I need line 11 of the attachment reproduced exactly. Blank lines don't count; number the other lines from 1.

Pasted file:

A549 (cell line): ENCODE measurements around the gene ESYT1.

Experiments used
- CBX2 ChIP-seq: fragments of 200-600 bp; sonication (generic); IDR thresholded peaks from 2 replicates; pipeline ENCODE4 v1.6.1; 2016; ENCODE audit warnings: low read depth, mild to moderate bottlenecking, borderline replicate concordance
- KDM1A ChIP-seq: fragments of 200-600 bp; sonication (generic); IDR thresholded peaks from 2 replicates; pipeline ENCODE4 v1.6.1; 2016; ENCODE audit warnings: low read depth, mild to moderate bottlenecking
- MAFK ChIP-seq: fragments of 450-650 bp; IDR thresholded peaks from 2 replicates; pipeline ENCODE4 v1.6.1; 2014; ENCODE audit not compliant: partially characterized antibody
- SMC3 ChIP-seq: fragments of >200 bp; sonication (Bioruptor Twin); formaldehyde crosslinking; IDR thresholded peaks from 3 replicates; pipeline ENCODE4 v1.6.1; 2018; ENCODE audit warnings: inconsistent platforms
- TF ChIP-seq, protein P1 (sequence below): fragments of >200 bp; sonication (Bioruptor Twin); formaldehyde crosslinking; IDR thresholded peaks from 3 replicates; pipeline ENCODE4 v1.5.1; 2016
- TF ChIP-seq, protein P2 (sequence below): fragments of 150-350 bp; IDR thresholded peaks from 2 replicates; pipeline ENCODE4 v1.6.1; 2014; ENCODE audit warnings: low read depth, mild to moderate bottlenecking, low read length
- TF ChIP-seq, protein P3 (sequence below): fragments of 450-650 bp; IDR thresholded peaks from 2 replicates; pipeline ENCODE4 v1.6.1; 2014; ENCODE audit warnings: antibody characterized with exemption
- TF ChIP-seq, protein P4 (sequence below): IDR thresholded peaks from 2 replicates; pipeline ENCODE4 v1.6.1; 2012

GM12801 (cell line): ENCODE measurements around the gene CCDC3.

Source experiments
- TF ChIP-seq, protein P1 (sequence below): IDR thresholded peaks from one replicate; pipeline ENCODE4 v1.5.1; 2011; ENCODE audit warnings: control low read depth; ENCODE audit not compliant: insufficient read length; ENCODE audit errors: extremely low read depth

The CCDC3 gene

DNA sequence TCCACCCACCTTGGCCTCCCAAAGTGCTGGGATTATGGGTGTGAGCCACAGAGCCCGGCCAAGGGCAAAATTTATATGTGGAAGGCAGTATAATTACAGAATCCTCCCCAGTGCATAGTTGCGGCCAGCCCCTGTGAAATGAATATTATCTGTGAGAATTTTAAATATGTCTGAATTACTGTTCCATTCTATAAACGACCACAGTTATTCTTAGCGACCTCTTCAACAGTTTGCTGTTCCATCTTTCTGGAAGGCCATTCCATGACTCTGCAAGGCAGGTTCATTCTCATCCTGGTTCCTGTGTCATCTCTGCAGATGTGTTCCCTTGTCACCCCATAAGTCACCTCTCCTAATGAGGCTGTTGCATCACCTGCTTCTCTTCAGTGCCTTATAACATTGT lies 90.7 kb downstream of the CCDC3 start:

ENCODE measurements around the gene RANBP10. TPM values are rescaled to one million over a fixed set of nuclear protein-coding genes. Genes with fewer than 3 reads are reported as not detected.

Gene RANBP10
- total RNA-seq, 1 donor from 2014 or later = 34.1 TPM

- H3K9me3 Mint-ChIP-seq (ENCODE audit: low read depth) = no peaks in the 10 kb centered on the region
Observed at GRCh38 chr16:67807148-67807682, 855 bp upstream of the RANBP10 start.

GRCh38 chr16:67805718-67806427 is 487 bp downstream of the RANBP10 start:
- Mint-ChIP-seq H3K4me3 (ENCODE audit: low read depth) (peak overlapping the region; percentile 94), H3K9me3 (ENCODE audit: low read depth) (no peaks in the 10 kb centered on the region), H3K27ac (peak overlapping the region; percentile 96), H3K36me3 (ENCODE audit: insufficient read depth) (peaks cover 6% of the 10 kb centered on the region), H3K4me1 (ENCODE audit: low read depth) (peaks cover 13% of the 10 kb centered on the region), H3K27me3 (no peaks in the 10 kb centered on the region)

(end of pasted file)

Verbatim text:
GM12801 (cell line): ENCODE measurements around the gene CCDC3.